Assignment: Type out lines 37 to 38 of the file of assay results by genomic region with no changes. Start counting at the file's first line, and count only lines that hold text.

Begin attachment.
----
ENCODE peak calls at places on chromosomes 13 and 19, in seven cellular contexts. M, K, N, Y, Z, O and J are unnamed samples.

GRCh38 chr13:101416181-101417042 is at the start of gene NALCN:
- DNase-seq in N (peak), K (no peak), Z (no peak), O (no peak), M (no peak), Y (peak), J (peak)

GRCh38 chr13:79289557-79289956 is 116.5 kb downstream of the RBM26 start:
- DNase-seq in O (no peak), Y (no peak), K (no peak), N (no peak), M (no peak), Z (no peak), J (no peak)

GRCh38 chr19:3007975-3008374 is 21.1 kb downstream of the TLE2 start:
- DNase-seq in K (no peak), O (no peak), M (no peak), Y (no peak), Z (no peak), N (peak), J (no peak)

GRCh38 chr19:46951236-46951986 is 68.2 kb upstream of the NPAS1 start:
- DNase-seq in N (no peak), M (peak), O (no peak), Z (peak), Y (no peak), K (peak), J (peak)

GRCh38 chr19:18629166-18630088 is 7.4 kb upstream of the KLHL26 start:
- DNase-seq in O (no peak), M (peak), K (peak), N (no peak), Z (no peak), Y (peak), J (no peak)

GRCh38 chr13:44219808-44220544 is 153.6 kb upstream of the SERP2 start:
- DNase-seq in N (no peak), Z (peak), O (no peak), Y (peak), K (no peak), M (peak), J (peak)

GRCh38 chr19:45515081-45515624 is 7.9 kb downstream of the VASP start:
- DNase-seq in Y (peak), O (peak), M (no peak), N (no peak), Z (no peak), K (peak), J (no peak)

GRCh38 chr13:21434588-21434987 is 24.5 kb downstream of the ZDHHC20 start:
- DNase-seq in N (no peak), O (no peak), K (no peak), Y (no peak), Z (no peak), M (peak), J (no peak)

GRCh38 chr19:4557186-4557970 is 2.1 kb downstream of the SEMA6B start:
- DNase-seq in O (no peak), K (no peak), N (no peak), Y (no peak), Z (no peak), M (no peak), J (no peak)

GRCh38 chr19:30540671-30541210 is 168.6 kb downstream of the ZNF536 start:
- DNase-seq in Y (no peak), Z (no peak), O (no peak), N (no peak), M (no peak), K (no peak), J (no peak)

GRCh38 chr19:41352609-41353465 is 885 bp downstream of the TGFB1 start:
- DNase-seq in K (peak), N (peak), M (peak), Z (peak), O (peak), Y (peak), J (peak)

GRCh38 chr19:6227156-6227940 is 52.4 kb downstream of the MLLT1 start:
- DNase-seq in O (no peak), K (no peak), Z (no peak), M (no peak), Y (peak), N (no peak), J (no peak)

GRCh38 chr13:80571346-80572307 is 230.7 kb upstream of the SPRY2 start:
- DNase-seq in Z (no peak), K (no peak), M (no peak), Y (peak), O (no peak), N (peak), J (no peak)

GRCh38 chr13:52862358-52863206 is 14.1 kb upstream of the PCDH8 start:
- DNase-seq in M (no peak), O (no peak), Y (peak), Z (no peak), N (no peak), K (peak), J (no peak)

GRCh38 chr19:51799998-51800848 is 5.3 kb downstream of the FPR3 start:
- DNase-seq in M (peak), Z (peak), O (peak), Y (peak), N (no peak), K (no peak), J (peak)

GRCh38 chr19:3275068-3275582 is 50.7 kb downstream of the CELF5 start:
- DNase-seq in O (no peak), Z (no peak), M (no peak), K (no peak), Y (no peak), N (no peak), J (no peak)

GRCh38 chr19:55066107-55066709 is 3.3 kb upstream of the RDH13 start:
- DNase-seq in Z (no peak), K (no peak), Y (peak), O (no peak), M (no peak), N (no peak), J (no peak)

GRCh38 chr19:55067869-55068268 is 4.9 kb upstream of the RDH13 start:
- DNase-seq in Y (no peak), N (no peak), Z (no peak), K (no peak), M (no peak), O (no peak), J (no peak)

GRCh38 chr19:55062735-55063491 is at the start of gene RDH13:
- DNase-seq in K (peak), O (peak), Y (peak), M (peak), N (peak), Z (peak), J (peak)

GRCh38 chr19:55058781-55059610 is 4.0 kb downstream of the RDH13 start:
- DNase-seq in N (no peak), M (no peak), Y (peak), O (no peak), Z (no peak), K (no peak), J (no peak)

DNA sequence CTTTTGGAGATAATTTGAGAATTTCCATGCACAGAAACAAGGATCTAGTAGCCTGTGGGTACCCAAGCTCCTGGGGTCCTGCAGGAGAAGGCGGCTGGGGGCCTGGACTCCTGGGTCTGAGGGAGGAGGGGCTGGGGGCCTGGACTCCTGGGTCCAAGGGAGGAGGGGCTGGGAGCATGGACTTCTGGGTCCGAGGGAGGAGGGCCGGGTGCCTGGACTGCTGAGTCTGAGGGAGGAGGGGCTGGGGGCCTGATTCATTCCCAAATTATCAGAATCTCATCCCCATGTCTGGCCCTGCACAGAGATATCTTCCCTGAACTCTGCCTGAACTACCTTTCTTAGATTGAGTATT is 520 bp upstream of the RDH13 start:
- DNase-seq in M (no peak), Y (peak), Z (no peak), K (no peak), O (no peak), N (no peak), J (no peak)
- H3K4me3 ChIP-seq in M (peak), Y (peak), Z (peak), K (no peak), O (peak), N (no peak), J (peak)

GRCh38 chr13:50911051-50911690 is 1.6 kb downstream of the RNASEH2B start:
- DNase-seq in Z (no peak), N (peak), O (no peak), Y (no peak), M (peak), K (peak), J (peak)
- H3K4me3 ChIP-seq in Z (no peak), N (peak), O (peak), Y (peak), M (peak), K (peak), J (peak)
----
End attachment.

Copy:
- DNase-seq in Y (no peak), N (no peak), Z (no peak), K (no peak), M (no peak), O (no peak), J (no peak)

GRCh38 chr19:55062735-55063491 is at the start of gene RDH13: